December 8, 2005
Two Gaza militants, one Israeli killed in flare-upBy Nidal al-Mughrabi
GAZA (Reuters) - Israel killed two militants in a Gaza air strike on Thursday in an escalating military response to a suicide bombing, and a Palestinian stabbed an Israeli to death at a checkpoint in the occupied West Bank.
Israel also took diplomatic action, suspending talks with the Palestinians on allowing bus convoys between Gaza and the West Bank, a key part of a deal brokered by U.S. Secretary of State Condoleezza Rice and seen as crucial to peace hopes.
Widening its response to a bombing that killed five people at an Israeli shopping mall on Monday, Israel told Washington it was quitting the negotiations until Palestinian President Mahmoud Abbas acts against militants, political sources said.
The violence strained an already shaky nine-month-old ceasefire and diminished chances of resuming peace efforts on hold as Israeli Prime Minister Ariel Sharon faces a campaign for re-election in a March poll.
An Israeli missile struck a house in the northern Gaza Strip, killing two militants from al Aqsa Martyrs Brigades, part of Abbas's Fatah movement, witnesses and medics said.
The men were identified as Iyad Qadas and Iyad al-Najr, senior militants involved in rocket attacks on Israel. The air strike also wounded a third militant, medics said, as well as a four-year-old girl and five other Palestinians.
The latest Israeli strike followed a Gaza air raid that killed another militant leader on Wednesday, drawing vows of revenge and a volley of cross-border rocket strikes.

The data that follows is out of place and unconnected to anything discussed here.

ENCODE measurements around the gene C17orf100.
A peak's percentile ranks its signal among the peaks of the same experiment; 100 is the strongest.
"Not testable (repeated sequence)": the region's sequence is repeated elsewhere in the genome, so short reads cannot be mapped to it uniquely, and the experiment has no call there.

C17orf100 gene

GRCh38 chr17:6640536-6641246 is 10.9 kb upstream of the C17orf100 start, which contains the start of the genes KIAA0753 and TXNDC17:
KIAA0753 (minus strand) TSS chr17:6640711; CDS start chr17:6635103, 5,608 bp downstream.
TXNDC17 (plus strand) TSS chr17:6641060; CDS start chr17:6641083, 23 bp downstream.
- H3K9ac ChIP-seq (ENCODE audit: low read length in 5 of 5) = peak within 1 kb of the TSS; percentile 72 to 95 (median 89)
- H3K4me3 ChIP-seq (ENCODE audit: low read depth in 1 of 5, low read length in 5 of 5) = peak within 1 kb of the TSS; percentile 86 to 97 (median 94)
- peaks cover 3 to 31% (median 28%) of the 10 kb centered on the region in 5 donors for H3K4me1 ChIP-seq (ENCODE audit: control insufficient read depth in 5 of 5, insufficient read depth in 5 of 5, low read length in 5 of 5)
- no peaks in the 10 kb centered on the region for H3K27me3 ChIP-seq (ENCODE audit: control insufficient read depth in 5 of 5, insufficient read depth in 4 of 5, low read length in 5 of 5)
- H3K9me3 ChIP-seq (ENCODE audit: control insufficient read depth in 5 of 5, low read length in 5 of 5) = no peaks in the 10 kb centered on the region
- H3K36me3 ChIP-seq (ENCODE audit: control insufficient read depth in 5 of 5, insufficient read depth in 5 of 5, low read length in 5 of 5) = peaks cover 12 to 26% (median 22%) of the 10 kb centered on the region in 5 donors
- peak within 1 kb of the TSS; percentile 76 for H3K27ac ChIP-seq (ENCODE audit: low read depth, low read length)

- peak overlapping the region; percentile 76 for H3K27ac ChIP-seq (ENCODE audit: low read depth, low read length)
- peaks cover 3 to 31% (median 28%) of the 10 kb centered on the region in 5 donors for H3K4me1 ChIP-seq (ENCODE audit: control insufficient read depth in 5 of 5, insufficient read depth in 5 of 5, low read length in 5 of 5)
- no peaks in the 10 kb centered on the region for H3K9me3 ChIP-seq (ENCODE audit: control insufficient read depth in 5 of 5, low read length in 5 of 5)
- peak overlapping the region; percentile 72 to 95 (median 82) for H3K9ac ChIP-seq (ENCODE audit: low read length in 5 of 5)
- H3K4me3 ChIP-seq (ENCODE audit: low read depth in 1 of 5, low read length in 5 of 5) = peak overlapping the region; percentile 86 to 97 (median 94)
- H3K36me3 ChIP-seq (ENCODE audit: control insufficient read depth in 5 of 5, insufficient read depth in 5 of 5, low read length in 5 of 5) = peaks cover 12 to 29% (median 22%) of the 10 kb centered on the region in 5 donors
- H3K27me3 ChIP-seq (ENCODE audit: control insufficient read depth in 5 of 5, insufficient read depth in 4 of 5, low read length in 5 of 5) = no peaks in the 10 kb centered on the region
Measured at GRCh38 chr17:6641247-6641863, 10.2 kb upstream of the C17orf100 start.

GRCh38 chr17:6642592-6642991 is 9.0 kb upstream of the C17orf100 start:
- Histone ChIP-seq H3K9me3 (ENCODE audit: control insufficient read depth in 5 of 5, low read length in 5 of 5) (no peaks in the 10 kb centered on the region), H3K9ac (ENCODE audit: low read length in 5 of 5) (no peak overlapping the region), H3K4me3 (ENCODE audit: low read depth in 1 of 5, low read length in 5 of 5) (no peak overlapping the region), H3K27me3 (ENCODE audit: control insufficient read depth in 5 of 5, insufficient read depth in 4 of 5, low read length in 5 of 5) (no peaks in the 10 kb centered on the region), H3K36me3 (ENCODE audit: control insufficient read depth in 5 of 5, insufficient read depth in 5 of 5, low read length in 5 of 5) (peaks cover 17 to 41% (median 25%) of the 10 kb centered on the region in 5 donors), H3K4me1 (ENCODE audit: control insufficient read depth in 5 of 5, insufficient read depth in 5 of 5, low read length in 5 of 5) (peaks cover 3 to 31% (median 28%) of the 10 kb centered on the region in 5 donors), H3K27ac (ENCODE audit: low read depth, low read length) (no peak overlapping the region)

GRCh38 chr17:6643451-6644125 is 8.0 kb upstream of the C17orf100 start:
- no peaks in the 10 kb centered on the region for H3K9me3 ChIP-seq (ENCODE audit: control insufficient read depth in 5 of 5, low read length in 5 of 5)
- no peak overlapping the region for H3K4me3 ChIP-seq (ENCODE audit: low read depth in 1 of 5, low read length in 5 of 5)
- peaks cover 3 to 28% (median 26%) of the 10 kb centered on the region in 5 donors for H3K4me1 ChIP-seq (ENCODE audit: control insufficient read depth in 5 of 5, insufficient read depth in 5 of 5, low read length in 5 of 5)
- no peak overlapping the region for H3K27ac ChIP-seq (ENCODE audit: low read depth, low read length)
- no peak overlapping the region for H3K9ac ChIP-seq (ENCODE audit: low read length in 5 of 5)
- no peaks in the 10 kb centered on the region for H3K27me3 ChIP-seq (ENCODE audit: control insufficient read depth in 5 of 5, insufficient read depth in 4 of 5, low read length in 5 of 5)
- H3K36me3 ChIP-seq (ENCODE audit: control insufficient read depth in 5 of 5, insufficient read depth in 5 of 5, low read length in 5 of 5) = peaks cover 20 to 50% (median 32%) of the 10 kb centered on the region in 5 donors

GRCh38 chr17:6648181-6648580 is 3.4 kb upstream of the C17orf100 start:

"Israel is dragging the region into a new cycle of violence and reactions," the Palestinian Interior Ministry said.
At the same time, a Palestinian fatally stabbed an Israeli in the neck at a checkpoint between Jerusalem and the West Bank city of Ramallah, security sources said. The attacker was apprehended. No other details were immediately known.
The Palestinian Authority charged that Israel's suspension of talks abrogated the agreement on Gaza border crossings reached under pressure from Rice during a visit in mid-November.
U.S. Assistant Secretary of State David Welch, arriving on Thursday, was expected to try to bring the sides back to the bargaining table.
The deal secured by Rice, who put her own prestige on the line in last month's negotiations, led to Palestinians taking control of the main Gaza-Egypt border crossing on Nov. 26.
It also called for bus convoys to start next week and truck convoys to begin in January using a land link between Gaza and the occupied West Bank. Since then, however, Israel and the Palestinians had been struggling to work out final details.
Access to Gaza is key to strengthening the impoverished Strip's economy and giving a boost to chances for peacemaking following Israel's withdrawal from the coastal territory in September after 38 years of occupation.
Israel's latest moves were a response to Monday's bombing in the coastal town of Netanya.
Sharon, who has abandoned his rightist Likud movement and formed a centrist party to contest the election, is under pressure to carry out tough reprisals. He has approved strikes on militant leaders and a West Bank military clampdown.
Israel killed Mahmud el-Arqan, 29, a commander of the Popular Resistance Committees, in a Gaza strike on Wednesday.
The Netanya bombing was claimed by Islamic Jihad, which said it was avenging Israeli killings of its members. Military sources said Arqan was killed because he collaborated on attacks with Islamic Jihad, a group sworn to Israel's destruction.
The army said it arrested 23 militants, including four Islamic Jihad members, overnight in the occupied West Bank.
Islamic Jihad said Palestinian security forces had arrested 28 of its members since the Netanya bombing.
But Israel wants a broader crackdown. Ahead of a March 28 election, Sharon is facing down rightist foes who accuse him of surrendering to militants with the Gaza pullout, the first removal of settlements on land Palestinians want for a state.
Abbas has condemned the Netanya bombing but has resisted U.S. and Israeli demands to disarm militants, saying it could spark civil war.
(Additional reporting by Corinne Heller and Wafa Amr in Jerusalem)